Cape Canaveral Delta II Launch

Photo credit: Patrick AFB
Satellite: Global Positioning System 49 (Navstar-2RM 7 [ex Navstar-2R 20])
Launch Vehicle: Delta II 7925
Launch from Cape Canaveral AFS, Florida
March 24
0834-0849 GMT
4:34-4:49am EDT (local time)
1:34-1:49am PDT.

Launch status updates are at
Spaceflight Now | Tracking Station | Worldwide launch schedule
with more details on the launch blog at
Spaceflight Now | Delta Launch Report | Mission Status Center.

In addition to its various navigational and timing uses the Global Positioning System carries nuclear detonation detectors.

You might find more information and a link to a live webcast of the launch at
United Launch Alliance as the launch date grows closer.


Shuttle Discovery

Photo credit: NASA/Troy Cryder
Mission: STS-119
Spacecraft & Launch Vehicle: Space Shuttle Discovery
Launch from Kennedy Space Center, Florida
March 12
0120 GMT
March 11
9:20pm EDT (local time)
6:20pm PDT.

Docking with the ISS
March 13
2227 GMT
6:27pm EDT
3:27pm PDT.

Undocking from the ISS
March 23
1423 GMT
10:23am EDT
7:23am PDT.

Landing at Kennedy Space Center
March 25
1927 GMT
3:27pm EDT
12:27pm PDT.

Launch
March 13
0054 GMT
March 12
8:54pm EDT (local time)
5:54pm PDT.


Launch NET (No Earlier Than)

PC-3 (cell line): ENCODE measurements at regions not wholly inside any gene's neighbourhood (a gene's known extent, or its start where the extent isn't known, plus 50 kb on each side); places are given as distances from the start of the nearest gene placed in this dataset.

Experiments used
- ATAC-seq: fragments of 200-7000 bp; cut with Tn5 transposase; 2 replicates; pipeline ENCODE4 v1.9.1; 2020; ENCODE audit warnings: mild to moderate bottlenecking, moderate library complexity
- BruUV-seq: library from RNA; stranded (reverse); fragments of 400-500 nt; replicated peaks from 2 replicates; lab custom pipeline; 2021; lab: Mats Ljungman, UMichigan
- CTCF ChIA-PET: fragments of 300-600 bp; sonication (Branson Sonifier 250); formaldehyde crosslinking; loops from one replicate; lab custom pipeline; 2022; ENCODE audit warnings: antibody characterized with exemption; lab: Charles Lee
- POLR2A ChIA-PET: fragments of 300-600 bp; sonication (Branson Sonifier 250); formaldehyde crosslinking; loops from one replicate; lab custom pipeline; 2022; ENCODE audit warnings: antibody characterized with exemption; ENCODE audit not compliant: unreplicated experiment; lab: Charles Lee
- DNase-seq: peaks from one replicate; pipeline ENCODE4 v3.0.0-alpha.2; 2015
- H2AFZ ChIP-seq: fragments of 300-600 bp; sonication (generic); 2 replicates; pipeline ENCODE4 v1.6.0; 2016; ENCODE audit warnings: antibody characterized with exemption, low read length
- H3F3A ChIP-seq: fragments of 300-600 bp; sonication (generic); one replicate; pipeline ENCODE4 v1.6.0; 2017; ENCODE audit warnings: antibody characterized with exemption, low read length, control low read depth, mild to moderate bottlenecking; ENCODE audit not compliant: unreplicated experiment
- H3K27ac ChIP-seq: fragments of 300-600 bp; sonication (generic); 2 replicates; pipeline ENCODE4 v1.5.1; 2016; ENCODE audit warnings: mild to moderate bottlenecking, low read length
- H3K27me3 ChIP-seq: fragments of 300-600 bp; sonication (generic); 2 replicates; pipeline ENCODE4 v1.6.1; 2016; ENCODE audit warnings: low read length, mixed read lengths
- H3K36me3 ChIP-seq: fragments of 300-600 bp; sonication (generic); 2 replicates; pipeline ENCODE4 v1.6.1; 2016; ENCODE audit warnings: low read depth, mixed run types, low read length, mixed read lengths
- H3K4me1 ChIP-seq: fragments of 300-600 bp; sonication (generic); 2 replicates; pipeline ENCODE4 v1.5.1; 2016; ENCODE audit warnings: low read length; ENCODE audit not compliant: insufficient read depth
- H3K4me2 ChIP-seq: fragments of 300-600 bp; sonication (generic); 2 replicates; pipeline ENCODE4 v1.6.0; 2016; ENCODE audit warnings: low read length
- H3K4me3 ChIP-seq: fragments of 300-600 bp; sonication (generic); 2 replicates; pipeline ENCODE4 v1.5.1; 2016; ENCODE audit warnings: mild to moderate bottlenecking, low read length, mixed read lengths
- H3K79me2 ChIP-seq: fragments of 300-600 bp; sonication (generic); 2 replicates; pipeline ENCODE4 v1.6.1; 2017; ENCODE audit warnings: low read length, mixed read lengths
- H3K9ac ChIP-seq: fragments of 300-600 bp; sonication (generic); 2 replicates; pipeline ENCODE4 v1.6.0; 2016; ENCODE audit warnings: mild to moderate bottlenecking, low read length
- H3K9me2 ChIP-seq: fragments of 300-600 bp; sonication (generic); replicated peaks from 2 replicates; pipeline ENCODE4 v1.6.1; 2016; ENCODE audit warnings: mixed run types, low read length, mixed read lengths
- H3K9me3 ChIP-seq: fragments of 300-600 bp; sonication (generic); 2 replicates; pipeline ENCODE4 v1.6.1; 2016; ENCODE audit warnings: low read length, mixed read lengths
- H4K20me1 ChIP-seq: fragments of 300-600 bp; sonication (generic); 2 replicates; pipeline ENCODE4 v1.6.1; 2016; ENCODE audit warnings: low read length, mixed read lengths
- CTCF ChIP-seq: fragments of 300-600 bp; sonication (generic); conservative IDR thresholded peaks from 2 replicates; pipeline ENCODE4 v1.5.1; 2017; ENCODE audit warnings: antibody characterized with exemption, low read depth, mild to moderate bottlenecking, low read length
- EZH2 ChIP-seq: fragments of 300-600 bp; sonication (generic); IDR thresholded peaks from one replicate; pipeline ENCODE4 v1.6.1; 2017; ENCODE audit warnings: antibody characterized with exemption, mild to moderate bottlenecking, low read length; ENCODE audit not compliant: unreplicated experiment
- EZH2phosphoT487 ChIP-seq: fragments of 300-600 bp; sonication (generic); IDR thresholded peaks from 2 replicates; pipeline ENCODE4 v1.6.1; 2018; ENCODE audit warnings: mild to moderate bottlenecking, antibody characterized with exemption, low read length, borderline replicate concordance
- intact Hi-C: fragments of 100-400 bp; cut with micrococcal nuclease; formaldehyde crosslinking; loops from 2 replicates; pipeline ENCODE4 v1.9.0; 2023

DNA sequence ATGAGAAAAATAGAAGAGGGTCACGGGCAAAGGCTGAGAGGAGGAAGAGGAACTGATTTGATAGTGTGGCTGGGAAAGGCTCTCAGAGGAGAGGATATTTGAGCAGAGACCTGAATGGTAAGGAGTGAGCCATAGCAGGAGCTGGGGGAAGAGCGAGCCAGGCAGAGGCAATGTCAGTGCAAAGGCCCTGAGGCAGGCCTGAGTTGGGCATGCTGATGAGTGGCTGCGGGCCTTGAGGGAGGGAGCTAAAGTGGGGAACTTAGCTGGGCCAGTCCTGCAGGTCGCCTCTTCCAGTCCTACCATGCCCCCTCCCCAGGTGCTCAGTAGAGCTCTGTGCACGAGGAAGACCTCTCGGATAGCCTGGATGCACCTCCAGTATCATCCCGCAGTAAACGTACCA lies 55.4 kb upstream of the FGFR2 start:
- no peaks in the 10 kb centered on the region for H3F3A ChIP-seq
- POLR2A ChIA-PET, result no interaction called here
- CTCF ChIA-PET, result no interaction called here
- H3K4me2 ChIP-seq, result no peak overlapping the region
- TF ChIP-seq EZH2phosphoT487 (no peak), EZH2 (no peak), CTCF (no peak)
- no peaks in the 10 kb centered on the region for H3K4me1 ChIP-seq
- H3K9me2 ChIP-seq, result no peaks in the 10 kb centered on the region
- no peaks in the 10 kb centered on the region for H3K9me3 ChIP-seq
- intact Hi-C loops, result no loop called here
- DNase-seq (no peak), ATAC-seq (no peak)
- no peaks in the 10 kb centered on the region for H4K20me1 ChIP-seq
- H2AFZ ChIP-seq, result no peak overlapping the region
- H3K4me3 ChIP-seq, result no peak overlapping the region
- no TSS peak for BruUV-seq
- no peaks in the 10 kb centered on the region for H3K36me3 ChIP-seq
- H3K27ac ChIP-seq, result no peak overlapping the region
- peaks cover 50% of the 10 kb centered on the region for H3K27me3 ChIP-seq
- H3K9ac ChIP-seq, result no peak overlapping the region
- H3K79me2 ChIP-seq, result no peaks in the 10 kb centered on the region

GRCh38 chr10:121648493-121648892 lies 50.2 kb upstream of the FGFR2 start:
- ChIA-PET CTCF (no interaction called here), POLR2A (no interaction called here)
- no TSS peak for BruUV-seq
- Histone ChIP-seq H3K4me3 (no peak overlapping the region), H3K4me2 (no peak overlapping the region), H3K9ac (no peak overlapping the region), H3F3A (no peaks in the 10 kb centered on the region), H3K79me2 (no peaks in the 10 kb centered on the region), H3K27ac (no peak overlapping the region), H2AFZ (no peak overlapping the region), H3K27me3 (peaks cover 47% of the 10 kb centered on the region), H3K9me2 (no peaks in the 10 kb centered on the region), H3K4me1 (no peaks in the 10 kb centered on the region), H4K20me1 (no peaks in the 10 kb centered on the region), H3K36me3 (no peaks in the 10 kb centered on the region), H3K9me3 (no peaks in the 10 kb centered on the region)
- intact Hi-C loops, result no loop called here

March 15
2343 GMT (23:43:46 ±5 minutes)
7:43pm EDT (local time)
4:43pm PDT.

Docking with the ISS
March 17
2113 GMT
5:13pm EDT
2:13pm PDT.

Undocking from the ISS
March 25
1347 GMT
9:47am EDT
6:47am PDT.

Landing at Kennedy Space Center
March 28
1742 GMT
1:42pm EDT (local time)
10:42am PDT.

(Find later landing options at NASA - Launch and Landing
and the landing paths at NASA - STS-119 Landing Ground Tracks.)

Launch status updates at
Spaceflight Now | Tracking Station | Worldwide launch schedule.

You can follow the progress of the Space Shuttle mission online at
Spaceflight Now | STS-119 Shuttle Report | Mission Status Center
and NASA - Space Shuttle.
There are links in the "WATCH NASA TV NOW" section of the NASA page where you can watch video (sometimes live).

You can dig for more info at
Spaceflight Now - Index of /shuttle/sts119 and
CBS News Space Place - STS-119 Status Report.

Live online coverage of the launch on NASA TV starts one hour or more before launch - see the NASA TV Schedule.


Launch of ISS Expedition 19 Crew

Photo credit: NASA/Bill Ingalls
Mission: Expedition 19 to the International Space Station (ISS)
Spacecraft: Soyuz TMA-14
Launch Vehicle: Soyuz FG
Launch from Baikonur Cosmodrome, Kazakhstan
March 26
4:49pm AQTT (Aqtobe Time, local time)
1149 GMT
7:49am EDT
4:49am PDT.

Docking with ISS
March 28
4:15pm MSK (Moscow Standard Time)
1315 GMT
9:15am EDT
6:15am PDT.

Updates at
Spaceflight Now | Tracking Station | Worldwide launch schedule.

You can follow the progress of the mission at NASA - Expedition 19.

Live coverage of the launch and docking will appear on NASA TV - see the NASA TV Schedule.


Dark Moon (a.k.a. astronomical new moon)

Exact at
March 26
1606 GMT
12:06pm EDT
9:06am PDT.